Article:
This is gonna sound dumb and obvious, but it is true. Just keep doing practice problems. And more importantly, CHECK the answers and see why you got them wrong (I know so many people who will just check their own work, put a red X on a problem, and not care). Oh yeah, always draw a picture.

Practice, Practice, Practice!!!! Do all the assigned problems and any similar problems. Get REA's "Physics Problem Solvers". The key to physics is doing lots of problems and understanding why you get them wrong when you do.

This is going to sound quite obvious as well, but if practice exams are available, hit those hard! If your physics class is anything like the sequence here, questions (and if not verbatim, at least the general concepts) are often recycled. Good luck.

you should derive all of the equations (those that can be derived) so you understand the assumptions behind them which should help you apply them appropriately.

I second the post about doing every single problem for each chapter. Study groups also help because you can divide up the problems and then share them with the others in your group. This class is very time consuming because of the lengthy problems so you just have to do them. The are also answer guides for some textbooks but only use these to check your answers or if you are really stuck. Also, if math isn't your forte then bone up on your math skills. Good luck!!! This is exactly how I studied (of course, I read all the material) and I was near 100% on every exam. It isn't rocket science, just hard work. Put forth the effort and you will be rewarded. I also keep those spiral bound index cards full of all the formulas and that made studying so much easier.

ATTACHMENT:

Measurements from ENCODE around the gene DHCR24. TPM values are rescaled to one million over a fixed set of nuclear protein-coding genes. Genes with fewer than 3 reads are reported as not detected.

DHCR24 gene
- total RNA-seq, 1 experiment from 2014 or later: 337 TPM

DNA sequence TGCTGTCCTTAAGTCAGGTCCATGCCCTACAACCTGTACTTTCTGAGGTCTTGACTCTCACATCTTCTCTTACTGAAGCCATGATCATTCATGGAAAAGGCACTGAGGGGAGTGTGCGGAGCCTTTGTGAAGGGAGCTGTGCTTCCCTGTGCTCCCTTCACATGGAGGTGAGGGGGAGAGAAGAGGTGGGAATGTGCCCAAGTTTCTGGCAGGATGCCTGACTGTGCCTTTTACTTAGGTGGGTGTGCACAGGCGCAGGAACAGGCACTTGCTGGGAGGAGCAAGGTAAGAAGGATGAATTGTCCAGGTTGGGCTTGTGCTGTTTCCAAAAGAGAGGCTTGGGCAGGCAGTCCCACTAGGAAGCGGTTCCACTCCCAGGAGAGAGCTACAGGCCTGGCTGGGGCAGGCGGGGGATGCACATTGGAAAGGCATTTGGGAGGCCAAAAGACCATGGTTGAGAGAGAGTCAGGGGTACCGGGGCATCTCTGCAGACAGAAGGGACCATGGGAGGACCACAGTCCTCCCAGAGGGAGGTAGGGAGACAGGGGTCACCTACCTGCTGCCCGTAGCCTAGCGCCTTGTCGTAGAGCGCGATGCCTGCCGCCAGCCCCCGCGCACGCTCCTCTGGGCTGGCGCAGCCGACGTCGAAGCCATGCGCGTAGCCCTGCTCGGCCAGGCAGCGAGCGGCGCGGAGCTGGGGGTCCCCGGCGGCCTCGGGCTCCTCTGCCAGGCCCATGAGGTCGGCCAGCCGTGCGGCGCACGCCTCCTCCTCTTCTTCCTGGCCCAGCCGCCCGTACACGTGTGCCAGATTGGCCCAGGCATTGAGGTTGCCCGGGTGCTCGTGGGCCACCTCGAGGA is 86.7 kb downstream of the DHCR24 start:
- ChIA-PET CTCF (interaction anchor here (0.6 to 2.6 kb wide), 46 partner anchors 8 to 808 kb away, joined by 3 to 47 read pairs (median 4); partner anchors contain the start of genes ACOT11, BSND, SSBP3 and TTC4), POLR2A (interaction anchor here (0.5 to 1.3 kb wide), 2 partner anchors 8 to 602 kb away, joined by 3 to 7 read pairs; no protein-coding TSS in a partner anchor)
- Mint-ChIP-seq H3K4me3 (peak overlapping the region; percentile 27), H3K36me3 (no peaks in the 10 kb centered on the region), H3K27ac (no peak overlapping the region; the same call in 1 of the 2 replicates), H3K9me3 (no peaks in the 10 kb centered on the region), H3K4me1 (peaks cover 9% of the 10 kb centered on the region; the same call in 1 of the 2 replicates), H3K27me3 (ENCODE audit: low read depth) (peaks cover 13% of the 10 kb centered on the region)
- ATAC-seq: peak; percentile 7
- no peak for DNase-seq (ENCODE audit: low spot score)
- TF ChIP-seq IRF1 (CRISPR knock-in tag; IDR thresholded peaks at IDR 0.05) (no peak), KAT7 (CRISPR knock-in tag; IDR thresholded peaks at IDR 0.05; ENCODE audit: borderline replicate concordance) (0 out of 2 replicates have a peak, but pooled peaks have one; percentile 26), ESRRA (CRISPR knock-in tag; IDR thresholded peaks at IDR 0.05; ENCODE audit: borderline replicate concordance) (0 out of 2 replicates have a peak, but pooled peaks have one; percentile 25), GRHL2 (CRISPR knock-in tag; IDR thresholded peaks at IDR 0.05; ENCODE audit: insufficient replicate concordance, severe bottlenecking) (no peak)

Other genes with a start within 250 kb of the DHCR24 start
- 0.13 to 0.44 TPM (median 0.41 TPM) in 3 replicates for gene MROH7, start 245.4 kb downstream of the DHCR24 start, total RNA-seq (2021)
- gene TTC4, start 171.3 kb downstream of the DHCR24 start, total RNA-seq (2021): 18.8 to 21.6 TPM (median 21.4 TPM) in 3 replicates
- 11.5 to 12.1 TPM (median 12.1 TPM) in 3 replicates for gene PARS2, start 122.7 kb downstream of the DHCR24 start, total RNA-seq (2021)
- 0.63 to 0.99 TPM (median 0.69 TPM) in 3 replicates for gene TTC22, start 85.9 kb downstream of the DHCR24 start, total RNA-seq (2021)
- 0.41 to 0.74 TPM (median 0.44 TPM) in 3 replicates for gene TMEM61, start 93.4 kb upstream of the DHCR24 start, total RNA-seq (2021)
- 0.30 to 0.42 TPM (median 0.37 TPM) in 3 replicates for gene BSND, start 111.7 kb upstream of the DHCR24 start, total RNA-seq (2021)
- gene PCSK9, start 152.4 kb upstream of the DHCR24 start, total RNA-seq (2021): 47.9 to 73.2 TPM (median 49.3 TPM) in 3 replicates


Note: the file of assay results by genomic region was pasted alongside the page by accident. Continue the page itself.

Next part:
I would actually AVOID making a formula sheet or index cards, unless you can use them in class on tests. It could just be me, but they seem to be TOO easy to access and thus discourage me from actually learning the formula. This could just be me though. I think its best to work problems while looking at the formula in the context its presented in the book. That way you aren't just memorizing a bunch of letters, but the origin and theory behind that formula. Another thing, break down formulas in your head by thinking about the factors behind them and whether increasing the numerator/denominator results in an increase/decrease in the overall equation. For example. F=G(m1)(m2)/(r^2). If you imagine bigger bodies (sun and earth) versus two people (hopefully), you will remember that there is much greater gravitational attraction, and that masses belond in the numerator. But then if you think about what happens when you spread them out, your gravitation force decreases. Its an easy example, but the thought process can be applied to any equation. I found this especially helpful in EM physics.

Well, the cards really worked for me but I do that for alot of classes because then anytime I get a few minutes I can run through them quickly. I used to have a pretty photographic memory, but as I get older it isn't as sharp, but if I write something down then I have it for sure. In no way am I negating the need to understand how to use the formulas or reading the material.

I used to do all the problems, then do them all again a few days before the exams. We got a legal cheat sheet for exams to put down anything we wanted except worked problems. Usually, by the end of the cheat sheet construction I had memorized it all anyhow. My main advice is re-do problems, especially the tough ones, read the concepts behind the problems you don't understand again, and write down absolutely anything and everything on the exam that might be worthwhile to a problem (partial credit is a beautiful thing!).